I noticed that every time I took the 55min trip to Kwara State University to facilitate these training sessions, I would encounter students carrying gas cylinders: either going to fill Gas in Ilorin or coming back from Ilorin after filling Gas. I later learnt that the only cooking gas supplier in the community at that time was exploiting the students by using a manual scale that could be manipulated and also selling at a rip-off price.

 

Solving the Problem

In 2017, I took a soft loan from a friend, added some of my own moneyand after conducting intense market research, filing necessary papers, and satisfying ethical and professional standards, we opened our first OPAB Gas station. The services we offered hinged on three things; convenience, safety, and trust. Students could now focus on academics, as we did not only sell gas at the standard rate, but we also offered pick-up and delivery services. We used safe measures alongside a digital scale to address the issue of trust. Within three months we had broken even.

The TEF Intervention

In 2018, I applied for the Tony Elumelu Foundation Entrepreneurship Programme but was only selected for the GIZ list to be one of the 210 beneficiaries of the training and $5000 funding. The training provided by the foundation on business planning, financial intelligence, scalability, among others could only be likened to a mini MBA.

Immediately after the training myself and my team we started discussing how to dominate the market in which we operate and capture new markets.

With the seed capital, we were able to expand our business.

 

Our Growth and Milestones as one of african entrepreneurs

  • Expansion: We have expanded the business to 6 stations in two townships to target the student populations and made over $25,000 since receiving the seed capital from the foundation.
  • Employment: Staff strength – 2 (in 2017), 35 people (2019).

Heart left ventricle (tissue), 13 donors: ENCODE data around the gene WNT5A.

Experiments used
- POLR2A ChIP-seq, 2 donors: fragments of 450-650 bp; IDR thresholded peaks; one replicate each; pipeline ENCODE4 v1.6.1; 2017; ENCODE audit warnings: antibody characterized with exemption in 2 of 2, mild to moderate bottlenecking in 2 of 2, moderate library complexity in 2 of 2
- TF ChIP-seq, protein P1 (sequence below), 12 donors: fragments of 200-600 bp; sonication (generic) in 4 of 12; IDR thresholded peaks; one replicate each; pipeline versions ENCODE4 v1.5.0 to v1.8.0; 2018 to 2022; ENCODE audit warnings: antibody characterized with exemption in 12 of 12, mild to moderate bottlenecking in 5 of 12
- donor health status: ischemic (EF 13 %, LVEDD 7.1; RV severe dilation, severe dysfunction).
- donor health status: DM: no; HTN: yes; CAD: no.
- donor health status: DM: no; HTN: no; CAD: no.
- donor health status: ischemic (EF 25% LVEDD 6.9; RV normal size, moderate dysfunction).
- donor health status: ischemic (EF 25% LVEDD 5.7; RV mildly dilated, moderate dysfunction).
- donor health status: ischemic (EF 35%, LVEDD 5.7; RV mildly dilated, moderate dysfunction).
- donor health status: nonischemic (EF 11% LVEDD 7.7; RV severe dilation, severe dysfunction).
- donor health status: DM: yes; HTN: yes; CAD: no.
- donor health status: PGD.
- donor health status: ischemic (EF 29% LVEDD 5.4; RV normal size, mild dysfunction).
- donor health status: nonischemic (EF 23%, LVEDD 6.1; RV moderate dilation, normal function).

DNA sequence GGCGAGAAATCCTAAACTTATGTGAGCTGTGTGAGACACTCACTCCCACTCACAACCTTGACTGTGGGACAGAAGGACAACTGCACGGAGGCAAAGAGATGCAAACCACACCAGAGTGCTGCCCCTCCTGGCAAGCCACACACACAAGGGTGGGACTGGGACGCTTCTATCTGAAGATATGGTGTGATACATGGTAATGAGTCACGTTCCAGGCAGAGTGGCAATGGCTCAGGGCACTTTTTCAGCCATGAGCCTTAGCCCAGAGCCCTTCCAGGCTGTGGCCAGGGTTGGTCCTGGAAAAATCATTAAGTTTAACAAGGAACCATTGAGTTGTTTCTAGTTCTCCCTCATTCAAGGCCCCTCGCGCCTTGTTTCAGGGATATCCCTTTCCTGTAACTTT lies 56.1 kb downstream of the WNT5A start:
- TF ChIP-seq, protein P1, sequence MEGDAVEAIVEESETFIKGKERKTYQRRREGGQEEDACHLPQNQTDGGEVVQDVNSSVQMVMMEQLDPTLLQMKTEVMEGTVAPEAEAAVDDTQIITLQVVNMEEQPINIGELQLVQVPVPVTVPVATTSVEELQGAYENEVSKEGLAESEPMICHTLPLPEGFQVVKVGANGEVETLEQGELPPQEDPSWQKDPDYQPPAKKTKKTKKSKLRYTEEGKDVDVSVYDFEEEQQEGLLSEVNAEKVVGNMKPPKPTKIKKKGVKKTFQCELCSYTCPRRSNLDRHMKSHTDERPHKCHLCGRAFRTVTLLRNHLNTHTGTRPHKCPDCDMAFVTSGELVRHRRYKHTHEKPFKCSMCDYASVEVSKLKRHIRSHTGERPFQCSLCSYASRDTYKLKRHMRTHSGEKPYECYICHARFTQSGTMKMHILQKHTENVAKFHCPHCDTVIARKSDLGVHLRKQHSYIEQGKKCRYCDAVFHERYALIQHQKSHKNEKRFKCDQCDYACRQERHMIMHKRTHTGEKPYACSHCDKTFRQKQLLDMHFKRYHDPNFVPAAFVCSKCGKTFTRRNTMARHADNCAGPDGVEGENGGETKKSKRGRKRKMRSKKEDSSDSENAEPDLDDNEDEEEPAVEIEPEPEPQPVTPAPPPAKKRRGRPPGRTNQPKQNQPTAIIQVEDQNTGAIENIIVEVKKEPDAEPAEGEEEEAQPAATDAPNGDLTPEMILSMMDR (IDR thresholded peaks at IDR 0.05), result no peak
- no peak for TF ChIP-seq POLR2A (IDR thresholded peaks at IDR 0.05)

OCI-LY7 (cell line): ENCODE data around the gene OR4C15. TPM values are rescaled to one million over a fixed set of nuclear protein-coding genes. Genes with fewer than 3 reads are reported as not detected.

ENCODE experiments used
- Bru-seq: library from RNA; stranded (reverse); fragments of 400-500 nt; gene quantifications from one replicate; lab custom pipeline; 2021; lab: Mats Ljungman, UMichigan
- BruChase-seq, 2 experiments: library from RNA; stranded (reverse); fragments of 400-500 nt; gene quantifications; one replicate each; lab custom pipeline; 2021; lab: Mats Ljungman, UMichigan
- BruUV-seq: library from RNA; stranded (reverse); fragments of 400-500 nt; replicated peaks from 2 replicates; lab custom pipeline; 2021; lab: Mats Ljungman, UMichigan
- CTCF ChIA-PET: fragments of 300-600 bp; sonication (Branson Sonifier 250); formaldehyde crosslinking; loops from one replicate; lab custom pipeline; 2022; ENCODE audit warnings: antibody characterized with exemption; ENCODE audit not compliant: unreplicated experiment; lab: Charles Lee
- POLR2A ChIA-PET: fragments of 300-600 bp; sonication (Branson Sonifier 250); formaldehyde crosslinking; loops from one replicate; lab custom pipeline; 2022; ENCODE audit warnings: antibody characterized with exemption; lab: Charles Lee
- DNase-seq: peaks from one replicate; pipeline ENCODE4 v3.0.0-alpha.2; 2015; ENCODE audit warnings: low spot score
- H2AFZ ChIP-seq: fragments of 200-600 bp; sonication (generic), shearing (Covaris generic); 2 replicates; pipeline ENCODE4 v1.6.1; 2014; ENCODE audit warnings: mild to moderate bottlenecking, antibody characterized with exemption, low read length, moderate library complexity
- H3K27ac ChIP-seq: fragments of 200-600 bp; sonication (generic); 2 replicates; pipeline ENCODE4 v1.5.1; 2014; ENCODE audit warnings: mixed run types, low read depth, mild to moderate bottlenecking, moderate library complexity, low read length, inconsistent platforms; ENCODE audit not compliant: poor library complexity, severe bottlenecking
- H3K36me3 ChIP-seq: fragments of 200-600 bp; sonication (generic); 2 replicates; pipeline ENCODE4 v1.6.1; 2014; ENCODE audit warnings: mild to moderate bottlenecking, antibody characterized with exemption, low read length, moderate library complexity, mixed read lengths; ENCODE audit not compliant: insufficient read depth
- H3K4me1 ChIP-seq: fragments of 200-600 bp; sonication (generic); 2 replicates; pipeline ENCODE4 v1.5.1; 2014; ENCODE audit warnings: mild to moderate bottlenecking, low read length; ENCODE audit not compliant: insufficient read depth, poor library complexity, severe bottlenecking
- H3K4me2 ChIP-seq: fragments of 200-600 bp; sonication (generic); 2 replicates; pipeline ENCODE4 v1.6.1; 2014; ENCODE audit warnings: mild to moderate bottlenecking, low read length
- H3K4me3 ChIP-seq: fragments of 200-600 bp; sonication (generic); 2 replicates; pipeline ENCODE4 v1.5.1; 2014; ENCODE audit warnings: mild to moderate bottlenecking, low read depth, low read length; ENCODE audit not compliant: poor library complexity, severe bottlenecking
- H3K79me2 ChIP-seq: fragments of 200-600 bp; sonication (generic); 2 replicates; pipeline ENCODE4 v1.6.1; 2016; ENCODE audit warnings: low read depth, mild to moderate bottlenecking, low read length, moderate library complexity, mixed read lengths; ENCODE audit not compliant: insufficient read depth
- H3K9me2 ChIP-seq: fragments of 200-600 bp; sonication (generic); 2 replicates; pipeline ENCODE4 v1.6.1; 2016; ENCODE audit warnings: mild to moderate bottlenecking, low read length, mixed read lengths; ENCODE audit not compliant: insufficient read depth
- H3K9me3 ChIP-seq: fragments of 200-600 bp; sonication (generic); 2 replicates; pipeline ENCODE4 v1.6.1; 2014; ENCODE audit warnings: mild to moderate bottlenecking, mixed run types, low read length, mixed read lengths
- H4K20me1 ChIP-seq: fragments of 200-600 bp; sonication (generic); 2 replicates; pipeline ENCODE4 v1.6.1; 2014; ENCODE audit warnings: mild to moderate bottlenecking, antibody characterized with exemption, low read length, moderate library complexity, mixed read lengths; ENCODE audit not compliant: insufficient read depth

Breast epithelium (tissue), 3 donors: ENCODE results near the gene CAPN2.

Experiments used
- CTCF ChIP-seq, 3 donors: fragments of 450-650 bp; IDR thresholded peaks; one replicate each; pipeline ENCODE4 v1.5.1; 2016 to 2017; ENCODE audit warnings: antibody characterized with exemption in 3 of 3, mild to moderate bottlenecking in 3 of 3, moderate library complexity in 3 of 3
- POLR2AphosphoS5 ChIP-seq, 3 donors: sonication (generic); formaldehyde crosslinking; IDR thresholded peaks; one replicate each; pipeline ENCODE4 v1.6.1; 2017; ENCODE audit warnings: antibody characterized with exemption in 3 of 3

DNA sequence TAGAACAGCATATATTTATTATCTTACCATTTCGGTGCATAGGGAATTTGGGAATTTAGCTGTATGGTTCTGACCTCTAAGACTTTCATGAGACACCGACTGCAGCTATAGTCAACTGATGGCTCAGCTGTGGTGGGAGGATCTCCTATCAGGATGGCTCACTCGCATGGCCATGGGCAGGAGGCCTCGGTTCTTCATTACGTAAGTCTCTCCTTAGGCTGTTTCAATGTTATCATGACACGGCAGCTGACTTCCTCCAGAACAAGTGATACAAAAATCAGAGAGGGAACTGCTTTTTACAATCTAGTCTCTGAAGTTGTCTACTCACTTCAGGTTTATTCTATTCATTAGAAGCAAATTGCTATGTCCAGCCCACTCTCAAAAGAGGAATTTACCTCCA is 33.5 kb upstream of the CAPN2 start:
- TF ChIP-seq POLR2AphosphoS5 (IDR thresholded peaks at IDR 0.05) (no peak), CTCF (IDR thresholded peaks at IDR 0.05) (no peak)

• Gas on Wheels: We now own delivery vans and offers delivery services
  • Digitization: We now take orders on the business’ website in both cities where we operate.
  • Introduced Customer Loyalty service
    • Health safety card – to educate users about safety measures.
    • Customer reward: Points reward system.
    • Holiday Promos
  • we also have a few impact initiatives that we run.
  • OPAB Gas has trained 450 Youth Corps members, unemployed youth in Kwara State on the economic merits of the Gas economy and the many opportunities that abound in the sector.
  • In line with the UN SDGs, OPAB student work experience – an internship programme where we train students. During this internship, they work on Sundays for a stipend. They then receive N10,000 for every 1000kg of gas sold.
  • OPAB gas student ambassador scheme – delivery service.

 

The Future

The vision for OPAB Gas has always been to solve energy availability and ease of use for everyone across Nigeria so we are constantly working on ways to reach out to more Nigerians.

Our OPAB telemetry solution will allow people to monitor and manage their gas usage, notify them when it is almost finished, connect them to the nearest gas stations and pay for gas with existing mobile money applications.

 

 

Contact Details

Website: https://opabgas.com

Instagram: @opabgas_

Phone call/WhatsApp: 07068775529.

Continue Reading

Trending